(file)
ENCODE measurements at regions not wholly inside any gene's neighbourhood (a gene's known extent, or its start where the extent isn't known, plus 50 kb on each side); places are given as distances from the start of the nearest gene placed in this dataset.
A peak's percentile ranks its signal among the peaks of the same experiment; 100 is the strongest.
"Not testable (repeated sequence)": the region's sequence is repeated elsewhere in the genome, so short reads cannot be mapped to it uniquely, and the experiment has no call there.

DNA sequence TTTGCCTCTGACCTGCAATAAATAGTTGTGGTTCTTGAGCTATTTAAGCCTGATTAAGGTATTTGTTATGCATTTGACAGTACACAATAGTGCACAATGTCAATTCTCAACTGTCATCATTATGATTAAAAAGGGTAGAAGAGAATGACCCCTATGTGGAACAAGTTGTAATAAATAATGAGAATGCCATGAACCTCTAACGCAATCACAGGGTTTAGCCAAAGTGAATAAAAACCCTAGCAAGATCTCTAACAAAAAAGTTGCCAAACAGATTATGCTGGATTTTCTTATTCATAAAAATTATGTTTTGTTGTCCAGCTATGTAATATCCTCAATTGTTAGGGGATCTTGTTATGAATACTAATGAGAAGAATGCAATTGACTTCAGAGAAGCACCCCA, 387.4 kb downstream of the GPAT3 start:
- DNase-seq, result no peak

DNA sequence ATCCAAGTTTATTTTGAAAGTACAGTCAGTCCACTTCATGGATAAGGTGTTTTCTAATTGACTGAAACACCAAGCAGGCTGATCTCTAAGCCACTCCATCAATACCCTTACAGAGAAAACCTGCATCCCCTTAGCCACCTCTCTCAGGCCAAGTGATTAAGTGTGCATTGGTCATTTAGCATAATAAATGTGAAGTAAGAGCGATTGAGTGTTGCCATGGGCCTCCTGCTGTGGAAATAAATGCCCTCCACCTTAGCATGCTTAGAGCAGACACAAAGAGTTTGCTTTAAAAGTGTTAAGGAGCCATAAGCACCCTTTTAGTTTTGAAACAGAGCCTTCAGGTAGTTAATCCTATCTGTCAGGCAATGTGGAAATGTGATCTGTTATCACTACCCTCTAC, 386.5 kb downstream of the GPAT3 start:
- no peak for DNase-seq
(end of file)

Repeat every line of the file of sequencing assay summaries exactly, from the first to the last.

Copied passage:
ENCODE measurements at regions not wholly inside any gene's neighbourhood (a gene's known extent, or its start where the extent isn't known, plus 50 kb on each side); places are given as distances from the start of the nearest gene placed in this dataset.
A peak's percentile ranks its signal among the peaks of the same experiment; 100 is the strongest.
"Not testable (repeated sequence)": the region's sequence is repeated elsewhere in the genome, so short reads cannot be mapped to it uniquely, and the experiment has no call there.

DNA sequence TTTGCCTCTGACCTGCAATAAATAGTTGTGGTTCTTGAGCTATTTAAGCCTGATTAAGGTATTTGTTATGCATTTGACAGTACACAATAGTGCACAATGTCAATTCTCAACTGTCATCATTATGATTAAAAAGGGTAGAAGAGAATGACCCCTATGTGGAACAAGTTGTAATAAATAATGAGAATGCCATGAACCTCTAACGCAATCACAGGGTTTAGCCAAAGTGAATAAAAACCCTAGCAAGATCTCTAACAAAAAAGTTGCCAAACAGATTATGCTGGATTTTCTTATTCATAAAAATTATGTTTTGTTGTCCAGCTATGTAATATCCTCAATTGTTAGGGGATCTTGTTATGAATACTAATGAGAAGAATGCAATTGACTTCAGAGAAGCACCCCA, 387.4 kb downstream of the GPAT3 start:
- DNase-seq, result no peak

DNA sequence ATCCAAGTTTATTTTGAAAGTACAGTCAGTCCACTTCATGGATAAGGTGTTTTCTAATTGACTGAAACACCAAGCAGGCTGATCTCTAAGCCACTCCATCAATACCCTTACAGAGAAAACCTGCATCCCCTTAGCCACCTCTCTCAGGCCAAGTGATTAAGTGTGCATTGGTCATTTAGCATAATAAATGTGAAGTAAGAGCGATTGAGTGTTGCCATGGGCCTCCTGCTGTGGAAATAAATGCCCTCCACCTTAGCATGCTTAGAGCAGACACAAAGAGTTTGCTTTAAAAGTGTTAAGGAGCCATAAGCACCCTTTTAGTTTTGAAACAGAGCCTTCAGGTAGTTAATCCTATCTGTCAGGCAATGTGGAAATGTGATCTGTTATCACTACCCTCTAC, 386.5 kb downstream of the GPAT3 start:
- no peak for DNase-seq